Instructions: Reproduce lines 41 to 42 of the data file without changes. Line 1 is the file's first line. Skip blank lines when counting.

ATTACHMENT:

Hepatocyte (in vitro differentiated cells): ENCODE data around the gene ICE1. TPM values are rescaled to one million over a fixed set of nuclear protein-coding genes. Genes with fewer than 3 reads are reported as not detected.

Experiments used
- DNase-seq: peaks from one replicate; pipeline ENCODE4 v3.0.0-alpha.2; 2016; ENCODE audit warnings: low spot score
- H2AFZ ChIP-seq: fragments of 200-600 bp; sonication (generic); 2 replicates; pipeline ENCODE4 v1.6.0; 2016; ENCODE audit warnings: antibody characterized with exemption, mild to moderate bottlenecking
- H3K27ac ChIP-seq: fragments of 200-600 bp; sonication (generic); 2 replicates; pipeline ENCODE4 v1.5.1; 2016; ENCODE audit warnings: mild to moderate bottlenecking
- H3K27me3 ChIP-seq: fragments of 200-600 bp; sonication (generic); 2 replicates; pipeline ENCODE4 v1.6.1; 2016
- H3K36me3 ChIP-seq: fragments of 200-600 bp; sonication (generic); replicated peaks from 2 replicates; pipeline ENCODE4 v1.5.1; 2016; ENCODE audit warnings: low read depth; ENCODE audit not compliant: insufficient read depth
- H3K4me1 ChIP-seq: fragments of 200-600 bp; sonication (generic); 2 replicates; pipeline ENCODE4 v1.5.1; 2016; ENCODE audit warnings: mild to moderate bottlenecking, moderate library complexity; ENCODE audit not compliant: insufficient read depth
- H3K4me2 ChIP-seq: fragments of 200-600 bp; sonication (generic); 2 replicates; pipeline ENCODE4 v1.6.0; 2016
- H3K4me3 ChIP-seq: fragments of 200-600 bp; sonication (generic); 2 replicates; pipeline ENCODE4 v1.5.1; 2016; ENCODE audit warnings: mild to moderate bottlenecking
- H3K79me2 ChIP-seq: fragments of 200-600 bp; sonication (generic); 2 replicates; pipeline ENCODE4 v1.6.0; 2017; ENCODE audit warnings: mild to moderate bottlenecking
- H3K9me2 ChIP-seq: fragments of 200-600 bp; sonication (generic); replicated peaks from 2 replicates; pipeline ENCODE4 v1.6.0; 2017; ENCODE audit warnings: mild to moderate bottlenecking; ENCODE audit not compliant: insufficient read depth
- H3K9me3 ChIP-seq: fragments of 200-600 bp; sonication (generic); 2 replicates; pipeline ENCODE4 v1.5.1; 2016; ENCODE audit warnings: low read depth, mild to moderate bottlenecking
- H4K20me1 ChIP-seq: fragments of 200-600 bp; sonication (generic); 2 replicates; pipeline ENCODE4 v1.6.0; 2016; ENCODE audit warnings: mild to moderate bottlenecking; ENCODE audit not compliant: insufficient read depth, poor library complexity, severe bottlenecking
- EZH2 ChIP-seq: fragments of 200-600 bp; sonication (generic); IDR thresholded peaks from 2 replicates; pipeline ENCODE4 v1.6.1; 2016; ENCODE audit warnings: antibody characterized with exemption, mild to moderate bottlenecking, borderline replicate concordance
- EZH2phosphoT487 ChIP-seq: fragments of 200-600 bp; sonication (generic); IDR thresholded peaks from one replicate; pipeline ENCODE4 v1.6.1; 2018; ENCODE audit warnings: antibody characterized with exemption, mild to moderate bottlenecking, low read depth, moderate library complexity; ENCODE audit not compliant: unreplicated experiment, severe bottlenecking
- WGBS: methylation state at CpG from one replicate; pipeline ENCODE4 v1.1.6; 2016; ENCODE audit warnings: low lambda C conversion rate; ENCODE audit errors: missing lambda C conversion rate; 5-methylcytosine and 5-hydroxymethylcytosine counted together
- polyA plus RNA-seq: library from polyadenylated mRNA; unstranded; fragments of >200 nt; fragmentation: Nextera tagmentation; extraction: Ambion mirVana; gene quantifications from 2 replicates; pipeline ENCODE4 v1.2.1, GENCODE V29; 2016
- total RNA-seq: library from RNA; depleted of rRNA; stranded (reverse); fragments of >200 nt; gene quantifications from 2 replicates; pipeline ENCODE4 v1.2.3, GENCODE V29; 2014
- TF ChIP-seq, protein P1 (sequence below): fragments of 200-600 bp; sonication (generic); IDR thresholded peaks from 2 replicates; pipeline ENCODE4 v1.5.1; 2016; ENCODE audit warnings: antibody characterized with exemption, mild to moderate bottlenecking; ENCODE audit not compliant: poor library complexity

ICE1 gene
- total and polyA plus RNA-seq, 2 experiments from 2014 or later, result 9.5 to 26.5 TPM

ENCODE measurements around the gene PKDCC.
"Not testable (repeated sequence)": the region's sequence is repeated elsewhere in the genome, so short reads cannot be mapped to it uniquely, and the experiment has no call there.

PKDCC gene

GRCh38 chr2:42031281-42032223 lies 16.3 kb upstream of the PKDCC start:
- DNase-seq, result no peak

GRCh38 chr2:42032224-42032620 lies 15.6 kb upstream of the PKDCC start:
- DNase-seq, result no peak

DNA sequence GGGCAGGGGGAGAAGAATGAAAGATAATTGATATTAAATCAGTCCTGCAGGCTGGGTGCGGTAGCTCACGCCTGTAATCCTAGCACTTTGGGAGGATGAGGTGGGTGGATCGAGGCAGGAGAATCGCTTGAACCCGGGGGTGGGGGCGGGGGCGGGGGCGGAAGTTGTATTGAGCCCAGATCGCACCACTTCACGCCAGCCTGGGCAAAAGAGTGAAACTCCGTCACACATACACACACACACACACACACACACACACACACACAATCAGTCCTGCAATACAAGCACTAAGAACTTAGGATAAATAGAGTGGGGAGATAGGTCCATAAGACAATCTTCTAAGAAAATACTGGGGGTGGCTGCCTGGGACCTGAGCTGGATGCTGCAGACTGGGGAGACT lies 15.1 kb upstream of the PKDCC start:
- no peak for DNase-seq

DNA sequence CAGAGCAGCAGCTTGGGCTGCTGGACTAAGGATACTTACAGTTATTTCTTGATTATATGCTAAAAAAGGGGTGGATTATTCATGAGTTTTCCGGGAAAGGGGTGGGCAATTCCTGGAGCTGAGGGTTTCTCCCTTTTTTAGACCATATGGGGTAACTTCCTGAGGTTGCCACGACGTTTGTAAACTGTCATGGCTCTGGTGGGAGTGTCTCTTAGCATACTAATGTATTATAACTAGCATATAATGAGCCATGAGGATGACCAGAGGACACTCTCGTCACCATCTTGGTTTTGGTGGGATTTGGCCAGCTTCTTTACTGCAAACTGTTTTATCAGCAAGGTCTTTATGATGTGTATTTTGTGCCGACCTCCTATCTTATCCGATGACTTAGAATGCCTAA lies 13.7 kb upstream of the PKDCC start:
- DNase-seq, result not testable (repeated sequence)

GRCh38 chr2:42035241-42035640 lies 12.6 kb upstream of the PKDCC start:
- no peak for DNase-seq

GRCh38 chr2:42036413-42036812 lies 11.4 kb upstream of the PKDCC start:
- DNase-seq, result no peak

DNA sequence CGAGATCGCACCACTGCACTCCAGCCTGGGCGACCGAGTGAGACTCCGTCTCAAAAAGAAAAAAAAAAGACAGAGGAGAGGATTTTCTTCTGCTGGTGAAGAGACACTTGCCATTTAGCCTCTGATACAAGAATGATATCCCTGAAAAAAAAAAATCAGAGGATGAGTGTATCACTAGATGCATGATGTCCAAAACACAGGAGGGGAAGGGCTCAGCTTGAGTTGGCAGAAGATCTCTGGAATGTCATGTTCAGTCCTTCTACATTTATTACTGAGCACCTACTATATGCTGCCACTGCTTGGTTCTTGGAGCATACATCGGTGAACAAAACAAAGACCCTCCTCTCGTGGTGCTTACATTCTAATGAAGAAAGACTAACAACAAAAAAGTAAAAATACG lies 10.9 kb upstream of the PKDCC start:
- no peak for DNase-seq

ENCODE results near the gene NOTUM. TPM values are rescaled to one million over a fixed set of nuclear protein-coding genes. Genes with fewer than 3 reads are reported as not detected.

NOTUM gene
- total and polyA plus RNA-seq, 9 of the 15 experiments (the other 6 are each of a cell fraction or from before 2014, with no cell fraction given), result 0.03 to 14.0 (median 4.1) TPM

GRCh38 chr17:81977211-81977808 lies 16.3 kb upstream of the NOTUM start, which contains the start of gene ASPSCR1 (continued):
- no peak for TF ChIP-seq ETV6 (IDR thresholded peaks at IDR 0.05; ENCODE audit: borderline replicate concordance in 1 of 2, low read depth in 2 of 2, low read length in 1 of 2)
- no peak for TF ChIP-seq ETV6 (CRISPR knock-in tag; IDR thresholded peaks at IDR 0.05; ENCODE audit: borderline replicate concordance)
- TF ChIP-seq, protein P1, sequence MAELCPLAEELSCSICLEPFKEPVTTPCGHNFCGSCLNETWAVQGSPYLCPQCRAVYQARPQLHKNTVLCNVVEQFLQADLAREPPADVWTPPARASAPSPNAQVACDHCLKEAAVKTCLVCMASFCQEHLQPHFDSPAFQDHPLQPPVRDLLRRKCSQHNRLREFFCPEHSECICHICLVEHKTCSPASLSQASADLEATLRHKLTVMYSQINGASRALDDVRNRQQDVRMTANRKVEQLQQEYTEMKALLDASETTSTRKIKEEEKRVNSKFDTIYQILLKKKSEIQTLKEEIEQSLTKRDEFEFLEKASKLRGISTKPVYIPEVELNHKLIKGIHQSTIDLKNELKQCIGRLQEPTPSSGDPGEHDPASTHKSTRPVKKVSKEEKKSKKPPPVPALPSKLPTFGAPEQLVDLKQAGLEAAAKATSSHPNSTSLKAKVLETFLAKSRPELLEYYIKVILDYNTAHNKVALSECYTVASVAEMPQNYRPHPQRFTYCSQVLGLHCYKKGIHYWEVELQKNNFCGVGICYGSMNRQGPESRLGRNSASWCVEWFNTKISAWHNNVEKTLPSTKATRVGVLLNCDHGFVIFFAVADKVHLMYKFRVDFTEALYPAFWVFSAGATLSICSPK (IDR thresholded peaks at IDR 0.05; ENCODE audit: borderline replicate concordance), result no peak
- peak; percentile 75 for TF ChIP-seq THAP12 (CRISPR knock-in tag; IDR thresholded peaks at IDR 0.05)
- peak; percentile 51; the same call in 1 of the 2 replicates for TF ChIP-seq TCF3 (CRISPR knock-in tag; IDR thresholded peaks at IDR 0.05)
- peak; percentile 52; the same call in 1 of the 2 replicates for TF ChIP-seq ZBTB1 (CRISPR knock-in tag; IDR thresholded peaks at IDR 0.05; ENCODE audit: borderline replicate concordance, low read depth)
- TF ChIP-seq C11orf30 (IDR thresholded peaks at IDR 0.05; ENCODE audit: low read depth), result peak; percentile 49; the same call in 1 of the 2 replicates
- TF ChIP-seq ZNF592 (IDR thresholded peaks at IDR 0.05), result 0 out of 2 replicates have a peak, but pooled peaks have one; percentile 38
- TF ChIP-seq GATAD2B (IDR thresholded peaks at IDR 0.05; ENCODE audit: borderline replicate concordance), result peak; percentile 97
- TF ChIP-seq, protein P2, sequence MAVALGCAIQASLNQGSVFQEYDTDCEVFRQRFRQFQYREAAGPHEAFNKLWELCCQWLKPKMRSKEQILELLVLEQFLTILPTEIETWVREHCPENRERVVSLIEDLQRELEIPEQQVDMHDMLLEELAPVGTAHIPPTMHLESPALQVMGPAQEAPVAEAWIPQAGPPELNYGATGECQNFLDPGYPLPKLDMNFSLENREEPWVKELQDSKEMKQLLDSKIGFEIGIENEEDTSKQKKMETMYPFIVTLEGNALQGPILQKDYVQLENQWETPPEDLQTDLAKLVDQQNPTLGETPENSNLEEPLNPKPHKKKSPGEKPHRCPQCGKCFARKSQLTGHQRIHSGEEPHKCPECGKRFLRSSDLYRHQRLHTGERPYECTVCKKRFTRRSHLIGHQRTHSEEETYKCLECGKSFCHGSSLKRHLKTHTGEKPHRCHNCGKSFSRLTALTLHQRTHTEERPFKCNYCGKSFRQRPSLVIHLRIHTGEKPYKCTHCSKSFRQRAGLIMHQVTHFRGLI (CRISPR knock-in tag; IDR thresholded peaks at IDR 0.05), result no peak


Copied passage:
NOTUM gene
- total and polyA plus RNA-seq, 9 of the 15 experiments (the other 6 are each of a cell fraction or from before 2014, with no cell fraction given), result 0.03 to 14.0 (median 4.1) TPM